Rose Care: Downy Mildew
Downy Mildew is not as widespread and much more dependent on ideal temperatures and moisture conditions to cause devastating results on roses.
Downy Mildew symptoms occur on leaves, stems, peduncles, calyxes and petals.
The leaves develop purplish red to dark brown irregular spots or blotches which might be mistaken for spray burns or possibly black spot.
If one is not familiar with the symptoms of Downy Mildew one could easily overlook this until infections have caused leaf drop and deformation of the bud. The biggest problem is the speed with which infection can take place with the resultant devastation of a whole flowering flush.
To visibly identify this disease one needs to pick an infected leaf, fold it at a brown spot and hold it against the light. White “hair’ are visible.
The ideal stage for a Downy Mildew attack seems to be when the buds are still green and about pea-size. Germination takes place in the upper two, still soft leaves and soon after, this Mildew enters the peduncle, spreading upwards and blocking the normal sap flow to the bud. The buds are unable to develop normally and are eventually totally distorted and unpickable. The bark of the still soft basal shoots become affected by severe Downy Mildew infection. This is evident from a brown-purplish discolouration of the skin. Soon after it bursts open to release more conidia or to serve as a seasonal hiding spot for the Pathogen. This is why sanitation is so important and it is best to cut out affected parts, remove them from the site, and burn them.
The optimal conditions for the appearance of Downy Mildew are constant high humidity, low night temperatures and moisture on the leaves. The optimal temperatures for spore germination is between 10°C and 18°C no germination take place at temperatures below 5°C and the spores are killed at temperatures above 27°C. Certain cultivars are more resistant to Downy Mildew than others. The causal agent of Downy Mildew is Peronospora sparsa, this fungus might be on your roses under normal conditions – with a very sparse spore production – until such time that conditions become favourable. The spores germinate within 4 hours in water, enter the leaves, and reproduce in three days. Spores survive on dried fallen leaves for as long as one month.
Areas of occurrence
Downy Mildew was virtually unknown on the South African Highveld until the nineties and even in the cool, moist climate of the Western Cape of South Africa it was not recognized as a problem on roses two decades ago. The main areas that are now suffering from Downy Mildew on and off are in Kwazulu Natal of South Africa
Prevention & Treatment
In practice this means one has to lower the humidity by improving ventilation and aeration. Only by correcting the optimum climatic conditions (or a sudden change in weather – sunshine) will an immediate stop be made to the spreading of Downy Mildew.
Plant roses in full sun. They should receive a full six to eight hours of sun daily.
Plants will grow more robustly and be able to resist powdery mildew better. Shade causes slower moisture evaporation thus creating a breeding zone for powdery mildew and other fungal diseases.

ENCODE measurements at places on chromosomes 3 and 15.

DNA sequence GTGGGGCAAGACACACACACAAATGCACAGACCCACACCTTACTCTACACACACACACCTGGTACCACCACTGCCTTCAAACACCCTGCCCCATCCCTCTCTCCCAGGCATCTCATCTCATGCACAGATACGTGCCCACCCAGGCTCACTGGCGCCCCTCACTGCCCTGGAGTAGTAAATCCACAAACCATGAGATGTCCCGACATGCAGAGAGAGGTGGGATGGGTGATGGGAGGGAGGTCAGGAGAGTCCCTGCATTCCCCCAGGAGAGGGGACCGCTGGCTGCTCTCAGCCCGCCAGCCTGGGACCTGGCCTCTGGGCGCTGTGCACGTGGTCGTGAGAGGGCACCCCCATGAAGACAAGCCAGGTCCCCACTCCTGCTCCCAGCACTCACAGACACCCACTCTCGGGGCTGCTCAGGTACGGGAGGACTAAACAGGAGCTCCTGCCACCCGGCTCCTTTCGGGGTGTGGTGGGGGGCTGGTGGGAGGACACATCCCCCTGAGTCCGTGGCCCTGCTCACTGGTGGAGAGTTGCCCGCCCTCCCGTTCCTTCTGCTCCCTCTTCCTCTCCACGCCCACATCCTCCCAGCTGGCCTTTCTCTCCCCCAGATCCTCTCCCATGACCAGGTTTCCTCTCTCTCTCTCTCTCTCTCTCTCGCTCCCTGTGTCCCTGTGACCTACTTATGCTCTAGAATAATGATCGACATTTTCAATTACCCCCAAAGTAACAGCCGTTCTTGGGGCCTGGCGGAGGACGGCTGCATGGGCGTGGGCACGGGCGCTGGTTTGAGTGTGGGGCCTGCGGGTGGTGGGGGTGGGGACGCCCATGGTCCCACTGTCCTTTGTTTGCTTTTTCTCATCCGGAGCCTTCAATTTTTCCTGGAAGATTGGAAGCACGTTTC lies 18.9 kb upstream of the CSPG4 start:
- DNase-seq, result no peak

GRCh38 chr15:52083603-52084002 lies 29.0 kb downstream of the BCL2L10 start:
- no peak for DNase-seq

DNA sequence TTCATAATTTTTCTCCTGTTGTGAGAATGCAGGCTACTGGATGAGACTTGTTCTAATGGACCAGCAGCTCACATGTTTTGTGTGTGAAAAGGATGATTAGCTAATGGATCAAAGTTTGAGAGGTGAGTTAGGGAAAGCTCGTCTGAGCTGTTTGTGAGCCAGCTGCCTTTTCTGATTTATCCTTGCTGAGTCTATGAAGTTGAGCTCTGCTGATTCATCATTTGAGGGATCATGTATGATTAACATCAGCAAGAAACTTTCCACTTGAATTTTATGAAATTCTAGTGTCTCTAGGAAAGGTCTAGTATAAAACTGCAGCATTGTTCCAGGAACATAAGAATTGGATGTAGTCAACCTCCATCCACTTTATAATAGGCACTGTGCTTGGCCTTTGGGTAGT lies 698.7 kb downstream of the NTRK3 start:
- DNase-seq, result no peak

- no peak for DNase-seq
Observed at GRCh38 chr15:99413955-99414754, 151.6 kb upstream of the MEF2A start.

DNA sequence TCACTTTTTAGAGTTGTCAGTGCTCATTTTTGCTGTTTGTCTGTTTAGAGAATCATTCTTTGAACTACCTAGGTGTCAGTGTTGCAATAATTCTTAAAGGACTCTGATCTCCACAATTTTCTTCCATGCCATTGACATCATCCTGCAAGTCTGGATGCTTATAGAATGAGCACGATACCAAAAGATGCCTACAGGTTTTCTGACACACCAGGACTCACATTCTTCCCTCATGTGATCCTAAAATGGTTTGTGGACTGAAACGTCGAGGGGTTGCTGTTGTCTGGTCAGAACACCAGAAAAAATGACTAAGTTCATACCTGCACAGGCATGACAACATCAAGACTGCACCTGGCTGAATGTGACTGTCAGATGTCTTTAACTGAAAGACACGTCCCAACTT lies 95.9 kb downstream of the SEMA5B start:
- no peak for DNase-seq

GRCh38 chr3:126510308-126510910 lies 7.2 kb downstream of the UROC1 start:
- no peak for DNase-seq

Plant roses in an area with good air circulation and space them well. Moisture evaporates faster. In addition the breeze will dry off the foliage.
Aerate the soil in winter. The roots of roses need an aerated soil; plants are stressed if water logging occurs and stunt new growth, thus being more susceptible to powdery mildew.
Water correctly. Plants that do not receive enough are more prone to fungal infection. Deep soakings, 3 times a week in the hot summer months will suffice. Watering late in the afternoon or evening must be avoided. Any sudden influx of cold air will immediately increase humidity and cause drops of evaporation.
Choose resistant varieties. Roses vary in their resistance to this disease. Use resistant varieties for low maintenance plantings.
The method of picking off diseased leaves to prevent spreading has become an old fashioned method due to the availability of new, disease tolerant roses and effective pesticides that should be used for major infestations.
Spot checks and preventative spraying are essential. Effective fungicides should be on the shelf in regions where this disease is prevalent such as Coastal regions and on Inland regions if autumn rains are prevalent. If Downy Mildew breaks out and one is unable to spray within 24 hours it will be too late for curative action coupled with the danger of severely affected main stems which are essential for the next flush.
Protecting the leaves by spraying is effective. During ideal “downy mildew” weather condition, spraying on a weekly basis is essential. The following fungicides are effective to a degree in preventing the spores to enter the leaves as well as killing spores on the leaves. The most common group contains the active ingredient Mancozeb. Of these are very many fungicides registered under various trade names.
The most common:
- Dithane WG mancozeb
- Mikal M mancozeb + fosetyl aluminium
- Ridomil Gold mancozeb + metalyaxyl
Fungicides containing copper:
- CoppercountN copper ammonium
- Copperoxychloride copperoxychloride
Fungicides absorbed by the leaves
(These have a partial curative action as they clear the blocked capillaries)
- Proplant proparmocarb
- Proparmocarb proparmocarb
- Benlate Benomyl
- Chronos imidazole prochloraz zinc complex
Fungicide to eliminate spores
- Phytex phosphorous acid equivalent
Peronosporaceae (list of downy mildew genera)
Taschner, L. Ludwig Taschner’s Roses 2010:37 ISBN 978-1-77007-803-1